Health therapies is an issue I tabled as a special topic at the education committee to bring in the HSE and ensure more is done in that regard. The missing part of the equation in many areas in terms of children's education is making sure they are getting occupational therapy, speech and language therapy and other therapies from the health side that they need to avail of a proper education. The education budget is demand led. If there is a need for a class the Minister will secure the resources to provide it, but that is not the case on the health side. That is a huge gap which I have raised many times in recent years and I would welcome an update on how the Minister is getting on with the Department of Health on that issue.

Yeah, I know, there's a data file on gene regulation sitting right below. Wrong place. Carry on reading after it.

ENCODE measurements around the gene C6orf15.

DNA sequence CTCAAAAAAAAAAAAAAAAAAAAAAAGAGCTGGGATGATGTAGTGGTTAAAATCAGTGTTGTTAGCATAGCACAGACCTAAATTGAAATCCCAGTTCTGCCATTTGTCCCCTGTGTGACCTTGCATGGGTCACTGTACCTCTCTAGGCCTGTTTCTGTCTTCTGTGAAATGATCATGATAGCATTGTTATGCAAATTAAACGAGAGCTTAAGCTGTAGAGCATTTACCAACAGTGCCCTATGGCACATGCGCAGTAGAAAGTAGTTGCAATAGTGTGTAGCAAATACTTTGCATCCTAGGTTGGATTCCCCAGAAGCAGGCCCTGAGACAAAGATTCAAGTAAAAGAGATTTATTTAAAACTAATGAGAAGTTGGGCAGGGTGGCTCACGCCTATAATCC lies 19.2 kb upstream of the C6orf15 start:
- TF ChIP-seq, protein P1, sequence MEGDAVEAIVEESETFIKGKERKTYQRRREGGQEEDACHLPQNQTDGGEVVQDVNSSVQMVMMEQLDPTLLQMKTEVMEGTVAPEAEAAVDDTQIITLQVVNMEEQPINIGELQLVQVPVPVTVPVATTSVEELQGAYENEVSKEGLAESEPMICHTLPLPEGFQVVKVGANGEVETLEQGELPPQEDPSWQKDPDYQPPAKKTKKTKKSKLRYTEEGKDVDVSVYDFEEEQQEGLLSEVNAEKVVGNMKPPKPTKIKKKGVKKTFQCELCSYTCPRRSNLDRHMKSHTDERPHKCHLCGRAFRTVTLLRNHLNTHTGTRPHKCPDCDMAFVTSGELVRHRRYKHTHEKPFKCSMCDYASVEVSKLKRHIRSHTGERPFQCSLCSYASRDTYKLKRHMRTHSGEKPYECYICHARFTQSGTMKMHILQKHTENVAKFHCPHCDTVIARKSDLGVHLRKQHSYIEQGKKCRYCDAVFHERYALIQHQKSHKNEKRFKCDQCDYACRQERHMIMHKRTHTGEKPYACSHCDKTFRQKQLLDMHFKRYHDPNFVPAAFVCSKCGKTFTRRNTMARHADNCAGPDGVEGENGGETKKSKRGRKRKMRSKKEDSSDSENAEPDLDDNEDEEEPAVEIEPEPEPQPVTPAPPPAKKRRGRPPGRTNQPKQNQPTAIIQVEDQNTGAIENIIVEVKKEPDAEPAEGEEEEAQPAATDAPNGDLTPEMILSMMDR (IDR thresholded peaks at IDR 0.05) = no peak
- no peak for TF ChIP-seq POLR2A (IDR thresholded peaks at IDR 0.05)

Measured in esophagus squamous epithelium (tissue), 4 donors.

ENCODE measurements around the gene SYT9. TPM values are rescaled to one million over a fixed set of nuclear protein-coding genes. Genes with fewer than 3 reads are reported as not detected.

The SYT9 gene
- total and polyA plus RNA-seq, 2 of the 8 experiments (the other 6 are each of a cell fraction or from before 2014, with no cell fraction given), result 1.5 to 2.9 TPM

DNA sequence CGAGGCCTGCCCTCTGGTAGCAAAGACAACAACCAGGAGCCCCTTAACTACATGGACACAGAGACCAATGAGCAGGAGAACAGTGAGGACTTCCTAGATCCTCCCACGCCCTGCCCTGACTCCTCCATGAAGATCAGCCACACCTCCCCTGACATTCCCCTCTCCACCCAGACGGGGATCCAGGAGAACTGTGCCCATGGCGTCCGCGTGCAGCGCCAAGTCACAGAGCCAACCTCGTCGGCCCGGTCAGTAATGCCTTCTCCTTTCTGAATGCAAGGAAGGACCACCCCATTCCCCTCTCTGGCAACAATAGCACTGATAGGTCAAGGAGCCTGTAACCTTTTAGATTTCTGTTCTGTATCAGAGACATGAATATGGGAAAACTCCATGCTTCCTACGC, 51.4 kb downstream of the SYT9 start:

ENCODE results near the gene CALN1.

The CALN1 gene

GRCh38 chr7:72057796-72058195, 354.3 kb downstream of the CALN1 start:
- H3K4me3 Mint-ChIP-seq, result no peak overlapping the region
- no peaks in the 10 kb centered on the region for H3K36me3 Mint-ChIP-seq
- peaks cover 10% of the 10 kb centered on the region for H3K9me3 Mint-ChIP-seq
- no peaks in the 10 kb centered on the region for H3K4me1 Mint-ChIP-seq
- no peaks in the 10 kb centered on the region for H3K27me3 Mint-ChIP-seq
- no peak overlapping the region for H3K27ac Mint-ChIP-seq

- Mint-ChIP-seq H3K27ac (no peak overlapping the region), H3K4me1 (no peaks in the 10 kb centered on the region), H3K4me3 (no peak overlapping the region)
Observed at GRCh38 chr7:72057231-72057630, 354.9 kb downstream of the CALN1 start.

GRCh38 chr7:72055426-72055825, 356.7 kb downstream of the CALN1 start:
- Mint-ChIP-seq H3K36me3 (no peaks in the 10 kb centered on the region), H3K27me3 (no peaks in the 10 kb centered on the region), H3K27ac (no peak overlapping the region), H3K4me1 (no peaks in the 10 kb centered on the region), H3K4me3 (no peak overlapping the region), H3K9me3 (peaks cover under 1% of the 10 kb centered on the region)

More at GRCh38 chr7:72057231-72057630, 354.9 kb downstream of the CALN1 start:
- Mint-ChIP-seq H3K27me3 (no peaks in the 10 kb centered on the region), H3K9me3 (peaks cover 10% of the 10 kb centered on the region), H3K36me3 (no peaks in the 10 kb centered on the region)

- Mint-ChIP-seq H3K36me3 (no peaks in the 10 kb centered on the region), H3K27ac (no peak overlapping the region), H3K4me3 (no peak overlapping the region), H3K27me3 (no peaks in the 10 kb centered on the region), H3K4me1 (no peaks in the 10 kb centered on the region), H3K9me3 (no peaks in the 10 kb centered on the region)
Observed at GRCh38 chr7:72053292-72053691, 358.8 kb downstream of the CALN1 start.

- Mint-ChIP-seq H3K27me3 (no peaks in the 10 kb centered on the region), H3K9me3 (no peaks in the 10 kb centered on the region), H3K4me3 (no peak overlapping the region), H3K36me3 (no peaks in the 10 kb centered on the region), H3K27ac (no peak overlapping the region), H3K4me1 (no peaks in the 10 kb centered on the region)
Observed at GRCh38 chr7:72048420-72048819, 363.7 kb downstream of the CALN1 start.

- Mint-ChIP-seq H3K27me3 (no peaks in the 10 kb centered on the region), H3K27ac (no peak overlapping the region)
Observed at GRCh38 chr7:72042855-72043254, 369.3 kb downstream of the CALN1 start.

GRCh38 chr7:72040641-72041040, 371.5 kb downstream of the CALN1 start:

There is also a need for proper support for students with psychological difficulties and mental health problems. That is an issue schools raise constantly with me, even in terms of the way they access those services. These services should be provided in schools. The HSE appears to have done that in schools in a limited number of areas but not in most. Principals have told me that if they have a child with particular psychological difficulties, they deal with the Mater hospital children and adolescent mental health service, CAMHS. If the child has an appointment but the parent does not bring him or her to the appointment or for whatever reason the appointment is missed, the school cannot then get resources for that child. They have argued and it is only sensible that those appointments should be dealt with within a cluster of schools to link in those services instead of parents bringing children separately to a service to get it. The school is the obvious place to access these services.